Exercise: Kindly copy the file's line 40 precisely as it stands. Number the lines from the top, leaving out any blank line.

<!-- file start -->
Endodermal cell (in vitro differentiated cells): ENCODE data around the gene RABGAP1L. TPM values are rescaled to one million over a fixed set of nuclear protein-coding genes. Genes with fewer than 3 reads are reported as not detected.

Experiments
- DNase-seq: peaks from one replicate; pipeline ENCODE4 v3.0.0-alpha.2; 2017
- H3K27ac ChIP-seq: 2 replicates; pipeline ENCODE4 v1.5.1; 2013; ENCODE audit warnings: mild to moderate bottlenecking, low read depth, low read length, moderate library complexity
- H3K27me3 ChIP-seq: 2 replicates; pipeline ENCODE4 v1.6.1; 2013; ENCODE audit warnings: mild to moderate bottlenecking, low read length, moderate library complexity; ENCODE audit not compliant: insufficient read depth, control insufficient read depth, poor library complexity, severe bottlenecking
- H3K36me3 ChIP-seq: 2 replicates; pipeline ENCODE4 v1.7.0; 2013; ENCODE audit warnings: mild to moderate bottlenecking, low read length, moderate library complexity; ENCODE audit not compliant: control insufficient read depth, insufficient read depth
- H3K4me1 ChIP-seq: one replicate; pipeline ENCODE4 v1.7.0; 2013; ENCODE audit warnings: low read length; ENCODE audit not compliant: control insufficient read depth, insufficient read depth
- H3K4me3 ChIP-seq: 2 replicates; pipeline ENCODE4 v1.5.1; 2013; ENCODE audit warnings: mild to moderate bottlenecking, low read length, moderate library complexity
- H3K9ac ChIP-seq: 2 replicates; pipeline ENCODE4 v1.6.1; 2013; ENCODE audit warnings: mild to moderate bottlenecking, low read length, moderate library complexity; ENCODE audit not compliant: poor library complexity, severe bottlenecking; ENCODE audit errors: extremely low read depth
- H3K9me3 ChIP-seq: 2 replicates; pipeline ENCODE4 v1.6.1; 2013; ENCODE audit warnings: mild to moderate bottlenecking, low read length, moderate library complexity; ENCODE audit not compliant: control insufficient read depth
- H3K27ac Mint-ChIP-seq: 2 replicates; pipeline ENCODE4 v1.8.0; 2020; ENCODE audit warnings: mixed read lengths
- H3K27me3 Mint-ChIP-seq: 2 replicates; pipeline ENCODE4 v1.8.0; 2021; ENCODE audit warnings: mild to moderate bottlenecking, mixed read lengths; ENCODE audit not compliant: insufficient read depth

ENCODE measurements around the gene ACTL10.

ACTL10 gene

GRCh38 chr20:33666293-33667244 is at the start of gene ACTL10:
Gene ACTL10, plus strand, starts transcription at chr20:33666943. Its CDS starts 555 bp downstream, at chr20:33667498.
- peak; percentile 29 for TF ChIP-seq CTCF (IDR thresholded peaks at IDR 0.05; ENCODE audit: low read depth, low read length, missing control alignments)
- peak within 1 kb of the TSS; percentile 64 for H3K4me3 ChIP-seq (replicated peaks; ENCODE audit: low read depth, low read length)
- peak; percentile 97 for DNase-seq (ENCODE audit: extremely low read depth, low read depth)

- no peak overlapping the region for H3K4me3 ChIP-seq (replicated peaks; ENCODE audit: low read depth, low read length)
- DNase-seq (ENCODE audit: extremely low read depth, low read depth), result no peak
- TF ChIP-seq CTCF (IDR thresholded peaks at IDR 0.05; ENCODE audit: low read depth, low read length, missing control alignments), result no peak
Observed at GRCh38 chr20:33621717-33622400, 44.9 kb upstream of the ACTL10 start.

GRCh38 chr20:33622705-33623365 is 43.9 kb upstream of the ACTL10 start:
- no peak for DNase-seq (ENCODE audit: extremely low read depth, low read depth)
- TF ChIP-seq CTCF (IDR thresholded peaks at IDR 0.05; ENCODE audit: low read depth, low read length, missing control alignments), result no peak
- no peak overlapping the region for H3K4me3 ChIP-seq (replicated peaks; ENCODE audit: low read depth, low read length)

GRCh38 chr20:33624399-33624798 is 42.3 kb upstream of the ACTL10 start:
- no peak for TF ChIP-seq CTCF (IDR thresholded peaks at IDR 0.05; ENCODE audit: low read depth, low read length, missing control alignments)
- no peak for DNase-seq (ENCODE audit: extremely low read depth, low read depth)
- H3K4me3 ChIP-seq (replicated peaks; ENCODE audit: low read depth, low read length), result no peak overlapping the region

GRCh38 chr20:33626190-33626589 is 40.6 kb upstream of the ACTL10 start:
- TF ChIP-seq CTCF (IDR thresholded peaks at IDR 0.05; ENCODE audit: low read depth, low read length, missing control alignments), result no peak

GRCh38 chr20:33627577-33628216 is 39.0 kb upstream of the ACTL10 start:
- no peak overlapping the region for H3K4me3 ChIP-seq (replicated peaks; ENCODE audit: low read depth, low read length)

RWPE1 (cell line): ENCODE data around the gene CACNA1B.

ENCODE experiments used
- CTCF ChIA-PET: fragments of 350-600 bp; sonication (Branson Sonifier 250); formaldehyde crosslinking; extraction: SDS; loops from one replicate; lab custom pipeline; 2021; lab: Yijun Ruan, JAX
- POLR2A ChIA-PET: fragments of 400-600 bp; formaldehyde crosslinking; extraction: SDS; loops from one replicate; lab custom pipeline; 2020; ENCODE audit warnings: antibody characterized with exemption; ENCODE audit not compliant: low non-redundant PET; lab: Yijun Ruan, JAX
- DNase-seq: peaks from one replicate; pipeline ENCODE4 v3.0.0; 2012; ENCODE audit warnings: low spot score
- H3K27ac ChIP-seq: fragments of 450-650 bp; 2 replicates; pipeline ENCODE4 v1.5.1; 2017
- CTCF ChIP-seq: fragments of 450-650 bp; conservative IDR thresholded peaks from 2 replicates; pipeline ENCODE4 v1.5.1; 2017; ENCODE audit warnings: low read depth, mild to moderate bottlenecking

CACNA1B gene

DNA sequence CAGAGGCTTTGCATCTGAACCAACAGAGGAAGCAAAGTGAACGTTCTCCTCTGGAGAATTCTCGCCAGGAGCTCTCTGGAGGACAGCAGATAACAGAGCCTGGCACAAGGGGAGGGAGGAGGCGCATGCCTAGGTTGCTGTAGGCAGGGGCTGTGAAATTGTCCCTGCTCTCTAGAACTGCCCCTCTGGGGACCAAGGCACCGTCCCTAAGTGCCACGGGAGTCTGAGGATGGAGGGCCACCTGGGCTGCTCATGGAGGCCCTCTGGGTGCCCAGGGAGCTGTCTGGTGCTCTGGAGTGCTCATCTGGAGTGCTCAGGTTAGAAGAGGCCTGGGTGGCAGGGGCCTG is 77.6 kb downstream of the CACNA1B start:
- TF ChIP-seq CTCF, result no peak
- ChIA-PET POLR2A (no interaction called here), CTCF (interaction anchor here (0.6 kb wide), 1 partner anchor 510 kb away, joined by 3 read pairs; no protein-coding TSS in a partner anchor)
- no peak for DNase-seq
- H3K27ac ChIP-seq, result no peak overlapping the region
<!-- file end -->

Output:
- DNase-seq: peaks from one replicate; pipeline ENCODE4 v3.0.0; 2012; ENCODE audit warnings: low spot score